I was an agent at New York Life, San Francisco GO, from May, 2014 - October 2015. I was impressed with some parts of the company and saddened by many other parts.
The training of Agents, within the San Francisco GO is phenomenal. It was great Presentation and Training. But notice how I put the word "Presentation" before Training. That's all it really was "presentation and pizazz" and not much more. The Direct Trainers were phenomenal. They knew their products, they had the right skills, and they gave us good feedback on our learning.
The Management I received was some of the worst, I've ever had. It was vicious, it was tough, it was lacking. My "Managing Partner" was one of the worst, when it came to strong interpersonal skills. At first I thought it was just me, but I knew at least 6 or 7 agents who "feared" him, not respected him. You should "respect" your manager.
I was told, in closed door, one on one meetings, that my "friends must not like me" and that "I must not love my family" in some sick way to "motivate" my actions. It's a common gutless tactic used by manipulative individuals, using "cognitive dissonance" to influence behavior. Hey, I want to prove "I love my family" so I'm going to take this action. My manager, J.... knew exactly what he was doing, and has done this type of thing, likely for many years.
I knew at least 8 other agents, who's "moral compass" and livelihood he likely destroyed, in the time they worked there. I could list names, but am d
ProsTraining; upbeat sales team
ConsManagment cut throat pressure; zero pay 100% commission
Member Services Representative | Tampa, FL | Nov 1, 2013
Great place to work, once upon a time...
A typical day at work will have mandatory overtime (especially Monday or 1st of the month) so first things first is to go into work a couple hours before the schedule I chose. Go into work, load 15 different programs (and multiples of some of those), and have the systems ready to use before I can clock in. (First 10 minutes of your time are FREE!). The work is actually part of the job I enjoy. The customers can sometimes be difficult, but rarely unreasonable. I will typically answer between 50-90 phone calls resolving billing issues mostly in a typical day. Although the program only offers 3 types of insurance, I have been able to learn a lot about the inner and outer workings of insurance.
The hardest part about this job, where do I start? The work itself is easy. There is construction going on in the building and no fresh air comes in, so lots of dust and mold to breathe in and make you sick. I typically watch 3 to 4 managers flirt with a girl half their age on a daily basis. The management scrutinizes every second of the day that I work gauging the productivity. It feels that everyone is discouraged from caring about anything other than the time we spend helping the customer (which should be minimal), how much time we need between calls to finish what we are doing (which should be NONE), and most importantly how many customers we can convince to be transferred to a sales team for up-selling (as many as possible at ANY cost). Therefore, employees can tell a customer anyt
ProsFree lunches, Free coffee, friendly customers, free gym, good coworkers
ConsPetri Dish of germs, air contaminants, clique management, pushy sales, excessive scrutinizing, uncaring management and HR
The company is painted as the best company to work for and being number 1 in the industry. In reality, they are well beyond conservative in their underwriting process. More often than not, applicants are rated or declined. this makes it difficult to gain referrals, generate business and retain a consistent book of business. You are expected to commit 60-80 hours per week in prospecting in order to deliver 6 paid cases each month. This is not as easy as it is portrayed during career orientation or in new org meetings.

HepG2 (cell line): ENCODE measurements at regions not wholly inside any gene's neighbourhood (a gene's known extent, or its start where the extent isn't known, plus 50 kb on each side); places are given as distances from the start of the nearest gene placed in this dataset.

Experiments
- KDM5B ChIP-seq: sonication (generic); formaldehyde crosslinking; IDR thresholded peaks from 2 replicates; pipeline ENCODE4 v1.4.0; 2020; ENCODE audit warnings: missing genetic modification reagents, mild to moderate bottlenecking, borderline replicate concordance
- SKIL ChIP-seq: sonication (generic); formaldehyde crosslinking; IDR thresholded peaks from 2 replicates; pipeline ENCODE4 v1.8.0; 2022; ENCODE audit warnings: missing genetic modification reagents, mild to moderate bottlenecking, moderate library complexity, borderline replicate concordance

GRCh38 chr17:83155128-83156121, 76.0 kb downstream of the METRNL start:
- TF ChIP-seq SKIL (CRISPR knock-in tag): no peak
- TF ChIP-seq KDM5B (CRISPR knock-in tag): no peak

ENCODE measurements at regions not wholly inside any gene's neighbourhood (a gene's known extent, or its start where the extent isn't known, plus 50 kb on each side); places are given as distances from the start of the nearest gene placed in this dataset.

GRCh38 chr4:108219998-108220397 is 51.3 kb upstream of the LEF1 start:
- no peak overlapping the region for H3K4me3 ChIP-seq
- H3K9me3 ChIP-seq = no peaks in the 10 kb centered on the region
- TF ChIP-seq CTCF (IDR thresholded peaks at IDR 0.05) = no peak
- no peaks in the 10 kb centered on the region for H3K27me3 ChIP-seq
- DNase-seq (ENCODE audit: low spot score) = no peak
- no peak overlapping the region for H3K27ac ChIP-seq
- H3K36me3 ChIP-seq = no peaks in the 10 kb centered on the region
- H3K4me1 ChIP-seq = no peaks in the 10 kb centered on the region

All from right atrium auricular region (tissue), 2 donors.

The management is too busy to assist new agents with training for business canvassing. Pairs of inexperienced agents are sent out each week to prospect businesses for an appointment to ask for an opportunity to offer more benefits to their employees. When the group is not successful in obtaining appointments and submitting applications, all are made to feel that they are not doing their job.
Other agents that are more successful are not very willing to help the other agents that are struggling and trying to figure out what and how to effectively build their business.
The hardest part of working at this company aside from generating a source of lead prospecting, is maintaining a balance between career and family. 60-80 hours each week is very difficult to manage. And the week begins with Monday being an all day in office day. No appointments can be scheduled on a Monday. the day begins with new org at 9 am. If you are late, you are made to sit in
"Recruiting Assistant" Is a Falsely Represented Title
Interviewed for a position called "Recruiting Assistant" and was told that my title would actually be "Director of Recruiting". Fancy! And a really nice title to boot!
Too bad I wasn't hired to actually do recruitment.
New York Life's "Recruiting Assistant" or "Director of Recruiting" is nothing of the sort - you interview for a position and are told that you need to work with the Sales Partner to formulate a strategy to attract top tier sales people to one of the best Insurance companies in the United States. NYL has a great reputation and a respectable history so the job seemed like a great opportunity.
What happened when I started was that I learned the truth - you are not hired to recruit. You are hired to sit in front of Monster.com and cold-call every resume in the database until you get a nibble of interest. This is next to impossible - the Monster.com database has been farmed end-to-end, non-stop by EVERY "Recruiter" at New York Life over the past few years. There is not a single resume on there that has not been called by at least 2 dozen New York Life telemarketers at some point in time.